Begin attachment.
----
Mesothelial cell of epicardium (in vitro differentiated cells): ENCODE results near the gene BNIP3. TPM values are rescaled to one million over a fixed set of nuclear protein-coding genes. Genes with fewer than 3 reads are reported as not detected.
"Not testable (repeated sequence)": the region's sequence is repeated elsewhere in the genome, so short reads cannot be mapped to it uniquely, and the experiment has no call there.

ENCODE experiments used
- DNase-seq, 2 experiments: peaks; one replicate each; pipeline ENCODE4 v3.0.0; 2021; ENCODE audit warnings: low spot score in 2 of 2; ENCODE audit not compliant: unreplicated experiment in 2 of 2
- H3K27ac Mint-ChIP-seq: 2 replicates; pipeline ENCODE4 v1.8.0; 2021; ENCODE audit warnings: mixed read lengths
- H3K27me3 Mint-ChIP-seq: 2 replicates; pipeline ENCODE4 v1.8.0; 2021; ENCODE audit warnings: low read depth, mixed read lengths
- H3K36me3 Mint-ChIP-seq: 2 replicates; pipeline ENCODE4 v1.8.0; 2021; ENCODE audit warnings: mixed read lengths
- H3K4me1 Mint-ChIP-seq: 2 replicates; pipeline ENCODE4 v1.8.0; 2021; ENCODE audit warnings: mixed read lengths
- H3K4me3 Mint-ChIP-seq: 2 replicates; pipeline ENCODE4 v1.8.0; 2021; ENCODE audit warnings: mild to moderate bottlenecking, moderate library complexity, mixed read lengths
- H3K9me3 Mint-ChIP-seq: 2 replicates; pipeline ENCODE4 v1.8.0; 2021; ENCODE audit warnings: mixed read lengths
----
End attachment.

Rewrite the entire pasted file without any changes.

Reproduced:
Mesothelial cell of epicardium (in vitro differentiated cells): ENCODE results near the gene BNIP3. TPM values are rescaled to one million over a fixed set of nuclear protein-coding genes. Genes with fewer than 3 reads are reported as not detected.
"Not testable (repeated sequence)": the region's sequence is repeated elsewhere in the genome, so short reads cannot be mapped to it uniquely, and the experiment has no call there.

ENCODE experiments used
- DNase-seq, 2 experiments: peaks; one replicate each; pipeline ENCODE4 v3.0.0; 2021; ENCODE audit warnings: low spot score in 2 of 2; ENCODE audit not compliant: unreplicated experiment in 2 of 2
- H3K27ac Mint-ChIP-seq: 2 replicates; pipeline ENCODE4 v1.8.0; 2021; ENCODE audit warnings: mixed read lengths
- H3K27me3 Mint-ChIP-seq: 2 replicates; pipeline ENCODE4 v1.8.0; 2021; ENCODE audit warnings: low read depth, mixed read lengths
- H3K36me3 Mint-ChIP-seq: 2 replicates; pipeline ENCODE4 v1.8.0; 2021; ENCODE audit warnings: mixed read lengths
- H3K4me1 Mint-ChIP-seq: 2 replicates; pipeline ENCODE4 v1.8.0; 2021; ENCODE audit warnings: mixed read lengths
- H3K4me3 Mint-ChIP-seq: 2 replicates; pipeline ENCODE4 v1.8.0; 2021; ENCODE audit warnings: mild to moderate bottlenecking, moderate library complexity, mixed read lengths
- H3K9me3 Mint-ChIP-seq: 2 replicates; pipeline ENCODE4 v1.8.0; 2021; ENCODE audit warnings: mixed read lengths